15. I have been living without interruption in Turkey for around 5 1/2 yrs, the first 4 years with a work residence permit and the last 1 1/2 yrs with a family residence permit (presently not employed and married to a Turkish). Am I eligible for Turkish citizenship?
  16. I wonder how can i get Turkish citizenship? and in what ways? is there a programme for foreigners to get citizenship? I saw a lot of information on web and my mind a little confused. I'm Austrian and i'd like to start a business in Turkey. could u please give me some information about those?
  17. Hi everyoneI've asked this question to a number of lawyers/judges and no one seems to be able to give me a definite answer. In June 2013 I will have been in Turkey for 5 years. The first 3.5 years were on the 90 day visa, which I obviously renewed as necessary. Since the 90/180 rule came in, i've been on a long term tourist visa which expires next month. After that I intend to apply for the normal residence permit, for a year or so. Does the 5 year residence requirement for citizenship include time spent on a tourist visa, or do they only count the years where you have stayed with a residence permit? There is no definition of "residence" in the act, and like I said I have't been able to get a uniform answer from the law talkin guys. Thanks for your help
  18. Hi Guys, Apparently, The Turkish Government has taken away the option for people with Turkish descent (Mother or Father) to get Turkish citizenship. When looking on consulate websites (like London) the option to get Turkish citizenship through a parent is missing. Plus i read on a website earlier that Turkey will no longer give citizenship to people with Turkish Descent. If this is true, then this will devastate me as i want to get Turkish Citizenship sometime in the future. Apparently, people like me won't be able to get it via a Turkish Parent if i am a citizen of another country. Again, if true...it's absolutely ridiculous! Regards, Selim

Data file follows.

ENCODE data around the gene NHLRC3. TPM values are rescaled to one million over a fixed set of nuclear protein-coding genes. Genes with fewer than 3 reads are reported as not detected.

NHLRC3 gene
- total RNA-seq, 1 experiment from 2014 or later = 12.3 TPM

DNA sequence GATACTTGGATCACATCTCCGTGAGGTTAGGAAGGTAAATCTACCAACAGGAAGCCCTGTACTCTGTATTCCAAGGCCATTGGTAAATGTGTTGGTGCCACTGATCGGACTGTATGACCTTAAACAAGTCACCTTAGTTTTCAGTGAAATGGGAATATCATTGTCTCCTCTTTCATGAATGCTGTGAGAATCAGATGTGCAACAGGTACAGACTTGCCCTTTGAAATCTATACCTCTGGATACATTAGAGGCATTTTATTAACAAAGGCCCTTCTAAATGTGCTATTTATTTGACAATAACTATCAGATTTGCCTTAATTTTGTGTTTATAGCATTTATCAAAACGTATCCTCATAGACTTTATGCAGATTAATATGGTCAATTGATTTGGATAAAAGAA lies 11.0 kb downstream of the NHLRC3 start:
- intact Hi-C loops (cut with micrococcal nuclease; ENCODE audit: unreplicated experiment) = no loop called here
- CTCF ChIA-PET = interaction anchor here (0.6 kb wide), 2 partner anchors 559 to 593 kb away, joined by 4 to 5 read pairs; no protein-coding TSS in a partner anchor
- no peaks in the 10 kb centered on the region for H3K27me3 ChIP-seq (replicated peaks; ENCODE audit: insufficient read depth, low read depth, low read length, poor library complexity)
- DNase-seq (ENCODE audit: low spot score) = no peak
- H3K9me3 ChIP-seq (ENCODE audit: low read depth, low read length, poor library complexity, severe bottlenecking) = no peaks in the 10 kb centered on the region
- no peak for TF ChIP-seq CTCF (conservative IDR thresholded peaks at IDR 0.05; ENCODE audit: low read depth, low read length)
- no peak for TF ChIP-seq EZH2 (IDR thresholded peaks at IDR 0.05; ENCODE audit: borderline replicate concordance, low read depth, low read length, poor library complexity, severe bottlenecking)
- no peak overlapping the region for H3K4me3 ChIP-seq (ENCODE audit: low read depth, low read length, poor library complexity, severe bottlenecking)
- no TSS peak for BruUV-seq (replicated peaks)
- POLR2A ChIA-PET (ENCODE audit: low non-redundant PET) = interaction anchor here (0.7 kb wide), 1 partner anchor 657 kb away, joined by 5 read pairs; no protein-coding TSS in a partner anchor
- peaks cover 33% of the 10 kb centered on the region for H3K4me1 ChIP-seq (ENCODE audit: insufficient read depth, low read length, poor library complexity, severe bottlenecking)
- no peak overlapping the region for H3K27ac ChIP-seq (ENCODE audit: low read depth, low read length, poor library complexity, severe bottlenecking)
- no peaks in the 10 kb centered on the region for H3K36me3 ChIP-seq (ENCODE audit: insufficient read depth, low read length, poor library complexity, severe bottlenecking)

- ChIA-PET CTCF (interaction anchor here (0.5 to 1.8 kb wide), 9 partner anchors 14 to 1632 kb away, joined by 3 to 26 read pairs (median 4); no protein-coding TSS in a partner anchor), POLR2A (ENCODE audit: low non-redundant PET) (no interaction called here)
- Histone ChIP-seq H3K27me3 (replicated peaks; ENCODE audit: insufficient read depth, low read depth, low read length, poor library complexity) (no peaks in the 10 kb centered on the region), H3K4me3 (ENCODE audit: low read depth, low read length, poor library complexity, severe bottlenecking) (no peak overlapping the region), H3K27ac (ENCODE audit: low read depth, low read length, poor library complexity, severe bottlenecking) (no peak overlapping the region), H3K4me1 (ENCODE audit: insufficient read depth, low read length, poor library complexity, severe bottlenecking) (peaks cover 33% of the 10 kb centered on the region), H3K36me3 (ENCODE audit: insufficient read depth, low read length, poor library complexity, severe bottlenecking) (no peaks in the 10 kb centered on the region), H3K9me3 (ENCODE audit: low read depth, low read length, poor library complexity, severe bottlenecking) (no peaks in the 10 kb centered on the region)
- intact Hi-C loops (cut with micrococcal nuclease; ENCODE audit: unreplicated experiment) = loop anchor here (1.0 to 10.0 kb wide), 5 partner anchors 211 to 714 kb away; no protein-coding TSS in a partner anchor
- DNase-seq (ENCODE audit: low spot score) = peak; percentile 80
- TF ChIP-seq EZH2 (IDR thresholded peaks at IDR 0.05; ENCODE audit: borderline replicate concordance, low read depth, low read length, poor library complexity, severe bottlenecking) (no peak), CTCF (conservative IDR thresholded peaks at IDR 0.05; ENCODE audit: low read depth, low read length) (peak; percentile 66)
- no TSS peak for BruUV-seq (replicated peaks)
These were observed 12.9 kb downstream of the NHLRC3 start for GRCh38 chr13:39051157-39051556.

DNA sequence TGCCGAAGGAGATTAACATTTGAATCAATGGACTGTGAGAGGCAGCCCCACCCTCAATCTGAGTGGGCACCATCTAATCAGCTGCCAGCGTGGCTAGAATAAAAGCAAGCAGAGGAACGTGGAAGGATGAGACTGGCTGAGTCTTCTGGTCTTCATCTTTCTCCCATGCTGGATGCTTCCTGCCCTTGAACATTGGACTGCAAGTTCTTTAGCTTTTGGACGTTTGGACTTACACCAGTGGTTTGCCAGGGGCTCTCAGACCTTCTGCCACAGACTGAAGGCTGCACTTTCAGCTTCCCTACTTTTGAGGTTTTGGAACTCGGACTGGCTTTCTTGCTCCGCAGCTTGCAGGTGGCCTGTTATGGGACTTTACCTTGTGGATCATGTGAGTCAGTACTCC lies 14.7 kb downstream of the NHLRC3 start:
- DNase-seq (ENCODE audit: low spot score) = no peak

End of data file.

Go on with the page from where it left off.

19. What questions should l expect when l go to take a fingerprint scan? I'm on this stage now. Thursday 4th l go for interviews.
  20. If you get Turkish Citizenship will you get a reduction in the amount you pay the SGK?
  21. I have a short term residency based on owning a property here (not tourist, i think it's called real estate residency) and I'm living in Turkey most of the year. Lots of people are telling me that after 3-5 years of this type of residency you are eligible to apply for citizenship. I have also heard that it's NOT true so I keep getting mixed messages on this. I'm also about to start the process of getting a work permit here as well. So my questions are: 1. Does the "real estate" residency actually lead to citizenship? 2. If I get a work permit, does the period of "real estate" residency still count towards the 5 years (assuming it actually does lead to citizenship)?
  22. hi all, had anyone here got their citizenship through marriage in Istanbul? could you please give me a time line for what had happened e.g.: month-year: submitted paper month-year: finger prints followed by interview month-year: got a message asking to go get appointment with the Vali month-year: Vali interview month-year: got citizenship thank you in advance
  23. Love this forum. Does anyone know about the new Law on citizenship and $250k real estate investment. This means that if you invest at least $250,000 USD in real estate then you can get citizenship in 3-6 months. Anyone knows anything? Is this a new scam?
  24. Hullo! Can I participate in the investment program to purchase a home while I am in Turkey to benefit from citizenship through investment program? I am curious if it works while on an RP.
  25. Hey all, I'm 23 years old and a US Citizen, my father is a Turkish citizen and my mother is a foreigner. Both of them never got married and my birth was never registered in Turkey. My family in Turkey says that getting Turkish citizenship in Turkey is much easier since the embassy is giving me a hard time. Anyone know the process I would have to follow? I'm guessing I would have to register my birth? Thanks all!